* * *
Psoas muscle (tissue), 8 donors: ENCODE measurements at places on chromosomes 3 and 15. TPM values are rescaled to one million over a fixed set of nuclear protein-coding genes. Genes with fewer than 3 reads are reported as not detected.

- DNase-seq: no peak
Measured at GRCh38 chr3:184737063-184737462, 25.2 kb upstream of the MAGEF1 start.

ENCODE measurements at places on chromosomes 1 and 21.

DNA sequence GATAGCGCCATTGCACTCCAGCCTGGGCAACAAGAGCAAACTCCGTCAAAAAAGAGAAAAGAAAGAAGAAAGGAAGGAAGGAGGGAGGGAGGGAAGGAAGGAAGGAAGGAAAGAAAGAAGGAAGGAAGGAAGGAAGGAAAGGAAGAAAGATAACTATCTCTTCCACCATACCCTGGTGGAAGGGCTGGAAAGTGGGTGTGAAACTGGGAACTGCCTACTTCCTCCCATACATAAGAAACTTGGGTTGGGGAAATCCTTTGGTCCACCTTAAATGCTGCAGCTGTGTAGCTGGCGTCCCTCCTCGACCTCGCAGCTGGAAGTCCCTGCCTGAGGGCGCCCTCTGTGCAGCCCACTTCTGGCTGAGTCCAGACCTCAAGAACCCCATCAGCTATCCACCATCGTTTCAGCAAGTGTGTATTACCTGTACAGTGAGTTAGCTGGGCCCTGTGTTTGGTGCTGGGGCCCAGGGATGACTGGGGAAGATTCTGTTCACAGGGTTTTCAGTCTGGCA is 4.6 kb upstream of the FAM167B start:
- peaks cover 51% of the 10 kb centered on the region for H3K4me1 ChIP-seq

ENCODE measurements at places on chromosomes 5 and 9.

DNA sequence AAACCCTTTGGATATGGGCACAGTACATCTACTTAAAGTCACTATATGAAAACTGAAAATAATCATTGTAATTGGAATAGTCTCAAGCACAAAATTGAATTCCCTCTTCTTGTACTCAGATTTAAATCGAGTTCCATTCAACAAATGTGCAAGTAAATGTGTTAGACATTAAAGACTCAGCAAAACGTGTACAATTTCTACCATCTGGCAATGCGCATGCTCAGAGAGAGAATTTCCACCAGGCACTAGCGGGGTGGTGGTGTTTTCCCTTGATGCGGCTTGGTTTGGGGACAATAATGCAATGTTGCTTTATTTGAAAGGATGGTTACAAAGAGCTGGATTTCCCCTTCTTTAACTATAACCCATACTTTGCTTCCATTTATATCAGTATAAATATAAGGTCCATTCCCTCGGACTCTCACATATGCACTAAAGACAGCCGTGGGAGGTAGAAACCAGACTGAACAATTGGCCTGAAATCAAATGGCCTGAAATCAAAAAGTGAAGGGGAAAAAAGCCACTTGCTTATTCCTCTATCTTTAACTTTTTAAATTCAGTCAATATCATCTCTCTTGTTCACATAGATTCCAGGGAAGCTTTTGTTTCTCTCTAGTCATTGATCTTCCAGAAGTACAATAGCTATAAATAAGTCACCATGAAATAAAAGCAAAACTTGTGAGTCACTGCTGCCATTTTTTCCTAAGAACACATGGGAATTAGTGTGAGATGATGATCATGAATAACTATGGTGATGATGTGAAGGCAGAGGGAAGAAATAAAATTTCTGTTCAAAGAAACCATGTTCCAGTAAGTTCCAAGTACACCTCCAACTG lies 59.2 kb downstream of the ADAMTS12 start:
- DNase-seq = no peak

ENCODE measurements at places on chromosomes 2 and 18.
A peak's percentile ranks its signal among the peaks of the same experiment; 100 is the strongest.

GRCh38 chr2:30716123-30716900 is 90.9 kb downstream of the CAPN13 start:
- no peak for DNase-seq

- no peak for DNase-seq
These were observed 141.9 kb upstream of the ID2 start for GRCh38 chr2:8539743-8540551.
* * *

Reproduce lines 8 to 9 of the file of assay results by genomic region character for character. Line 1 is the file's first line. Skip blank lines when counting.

DNA sequence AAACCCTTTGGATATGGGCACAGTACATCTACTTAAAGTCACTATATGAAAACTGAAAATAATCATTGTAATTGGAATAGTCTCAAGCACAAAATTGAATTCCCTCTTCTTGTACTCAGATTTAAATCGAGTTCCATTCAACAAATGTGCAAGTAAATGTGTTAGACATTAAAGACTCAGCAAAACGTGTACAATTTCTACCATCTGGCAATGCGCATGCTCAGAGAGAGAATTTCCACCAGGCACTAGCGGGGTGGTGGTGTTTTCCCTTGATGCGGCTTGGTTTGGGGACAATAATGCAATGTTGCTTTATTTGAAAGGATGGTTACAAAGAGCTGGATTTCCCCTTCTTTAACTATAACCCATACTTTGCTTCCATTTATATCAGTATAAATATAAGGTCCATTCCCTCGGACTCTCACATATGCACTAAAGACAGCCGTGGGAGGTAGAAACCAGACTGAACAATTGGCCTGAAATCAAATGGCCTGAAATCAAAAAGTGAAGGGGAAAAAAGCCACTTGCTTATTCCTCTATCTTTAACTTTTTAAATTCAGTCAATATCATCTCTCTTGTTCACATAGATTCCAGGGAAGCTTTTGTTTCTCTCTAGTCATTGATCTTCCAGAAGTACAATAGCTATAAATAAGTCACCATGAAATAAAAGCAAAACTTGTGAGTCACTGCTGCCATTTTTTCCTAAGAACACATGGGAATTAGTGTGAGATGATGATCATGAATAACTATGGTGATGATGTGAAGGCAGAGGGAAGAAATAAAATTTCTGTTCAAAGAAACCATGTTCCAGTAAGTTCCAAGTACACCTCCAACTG lies 59.2 kb downstream of the ADAMTS12 start:
- DNase-seq = no peak